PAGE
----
Paul Krugman takes a different spin, let’s call it the “shit happens” school of economics,

Sometimes the losers from economic change are individuals whose skills have become redundant; sometimes they’re companies, serving a market niche that no longer exists; and sometimes they’re whole cities that lose their place in the economic ecosystem. Decline happens.

True, in Detroit’s case matters seem to have been made worse by political and social dysfunction.

So by all means let’s have a serious discussion about how cities can best manage the transition when their traditional sources of competitive advantage go away. And let’s also have a serious discussion about our obligations, as a nation, to those of our fellow citizens who have the bad luck of finding themselves living and working in the wrong place at the wrong time — because, as I said, decline happens, and some regional economies will end up shrinking, perhaps drastically, no matter what we do.

The important thing is not to let the discussion get hijacked, Greek-style. There are influential people out there who would like you to believe that Detroit’s demise is fundamentally a tale of fiscal irresponsibility and/or greedy public employees. It isn’t. For the most part, it’s just one of those things that happens now and then in an ever-changing economy.

Nicole Gelinas, writing in the City Journal warns New Yorkers that the specter of 1975 should not be ignored and while the city is in far better fiscal shape than Detroit the patter of footsteps must not be ignored,

Detroit should stand as a warning: New York’s bondholders and public-sector workers can never look upon their city as “too big to fail” again. As Mark Kaufman, co-chair of the municipal reform and innovation practice at the McKenna Long & Aldridge law firm, points out, Detroit highlights a critical question that other cities must grapple with: “What does general-obligation debt really mean? What does full faith and credit mean? It’s not worth a candle if you have a city that can’t meet that obligation.”

Steven Rattner, a Wall Street financier and the architect of the 2009 bailout of the automobile industry, in a thoughtful essay, calls for the state of Michigan and the feds to step in lead the Detroit restructuring plans. The bankruptcy rules are harsh as far as public employees’ pension and health benefits are concerned,

The bulk of its obligations are to the grossly underfunded pension plans and for retiree health care costs — nearly half of the city’s total liabilities. The city has suggested that it cut these by 90 percent. Although retirees don’t have a lot of legal rights in the bankruptcy process, it is difficult to imagine — on either a human or a political level — an exit from bankruptcy that would include reductions of this magnitude.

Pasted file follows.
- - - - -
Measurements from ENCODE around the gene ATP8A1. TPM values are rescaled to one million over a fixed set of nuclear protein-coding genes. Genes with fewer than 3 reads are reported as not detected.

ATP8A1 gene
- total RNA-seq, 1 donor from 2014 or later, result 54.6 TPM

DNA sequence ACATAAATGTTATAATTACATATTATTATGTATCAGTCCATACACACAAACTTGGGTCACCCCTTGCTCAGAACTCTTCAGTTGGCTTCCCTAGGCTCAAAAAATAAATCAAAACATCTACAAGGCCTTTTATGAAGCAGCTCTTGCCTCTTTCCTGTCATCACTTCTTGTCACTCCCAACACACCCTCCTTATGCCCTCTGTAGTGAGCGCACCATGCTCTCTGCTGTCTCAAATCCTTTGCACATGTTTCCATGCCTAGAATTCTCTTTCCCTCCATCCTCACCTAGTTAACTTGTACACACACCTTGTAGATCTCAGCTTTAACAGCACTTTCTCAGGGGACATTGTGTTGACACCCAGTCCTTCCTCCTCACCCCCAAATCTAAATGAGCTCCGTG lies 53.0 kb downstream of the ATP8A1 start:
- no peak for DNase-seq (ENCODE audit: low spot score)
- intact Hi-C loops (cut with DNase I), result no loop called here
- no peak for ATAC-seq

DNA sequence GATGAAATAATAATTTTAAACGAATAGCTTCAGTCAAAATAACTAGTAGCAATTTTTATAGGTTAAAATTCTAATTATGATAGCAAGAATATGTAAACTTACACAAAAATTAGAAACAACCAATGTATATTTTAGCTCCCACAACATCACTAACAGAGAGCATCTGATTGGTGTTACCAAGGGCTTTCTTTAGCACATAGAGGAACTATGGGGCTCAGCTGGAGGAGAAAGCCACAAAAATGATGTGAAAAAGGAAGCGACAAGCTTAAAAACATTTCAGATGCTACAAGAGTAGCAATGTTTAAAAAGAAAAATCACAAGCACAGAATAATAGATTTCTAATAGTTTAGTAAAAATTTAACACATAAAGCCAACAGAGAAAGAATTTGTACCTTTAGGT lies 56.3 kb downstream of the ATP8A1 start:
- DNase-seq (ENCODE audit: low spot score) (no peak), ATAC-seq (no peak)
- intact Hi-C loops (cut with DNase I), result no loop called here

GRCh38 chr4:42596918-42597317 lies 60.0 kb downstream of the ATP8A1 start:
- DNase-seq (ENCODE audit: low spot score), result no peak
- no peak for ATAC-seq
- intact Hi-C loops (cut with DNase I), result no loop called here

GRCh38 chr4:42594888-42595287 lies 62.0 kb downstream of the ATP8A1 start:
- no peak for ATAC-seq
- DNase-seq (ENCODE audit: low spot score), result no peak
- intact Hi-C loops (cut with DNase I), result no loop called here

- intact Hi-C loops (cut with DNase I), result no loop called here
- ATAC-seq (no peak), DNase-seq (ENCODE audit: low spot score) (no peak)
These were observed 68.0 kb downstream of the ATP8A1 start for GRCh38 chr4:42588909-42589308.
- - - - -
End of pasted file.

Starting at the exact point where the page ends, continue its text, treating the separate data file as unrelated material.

While there are scores of mid-sized cities in fiscal distress, the Apple thrives. In New York State Syracuse, Buffalo and Rochester struggle, heavy industry has moved overseas, or technology has wiped away massive companies (i. e., Eastman Kodak in Rochester) and hi-tech job-makers seek locations around universities or like-minded companies,( i. e;, Silicon Alley in Manhattan) not blighted rust-belt cities.

Public employee pensions in New York State are fully funded, by which I mean actuaries set the rate of government contribution. The city rate has escalated sharply over the last decade, a combination of increasing numbers of retirees, retirees living longer and the 2008 economic downturn.

New York City’s contribution to city pension funds is expected to reach $8.06 billion for the fiscal year starting July 1, up 1.9% from the fiscal year ending June 30, 2013, according to a preliminary budget issued by Mayor Michael Bloomberg.

The projected pension contribution for the fiscal year starting July 1, 2014, is expected to decline by 0.1% from the fiscal year starting July 1, 2013. For the succeeding fiscal years, the annual city pension expense is expected to grow 2.4% and 3.1%, respectively.

The projected health plan costs are not funded through pensions, health plans are negotiated with the city by the Municipal Labor Committee, a coalition representing all of the city unions. While the number of city employees may remain constant the number of retirees will continue to grow and the costs to the city will continue to grow.

How does Detroit impact the current contract negotiations?

As the city sits across the table from union negotiators and in the case of the UFT a set of fact finders, there is no doubt the city will call for greater employee contributions to health coverage and bemoan the constantly increasing pace of required pension contributions.

The new mayor, endorsed by unions or not, will not start pushing gold coins across the bargaining table.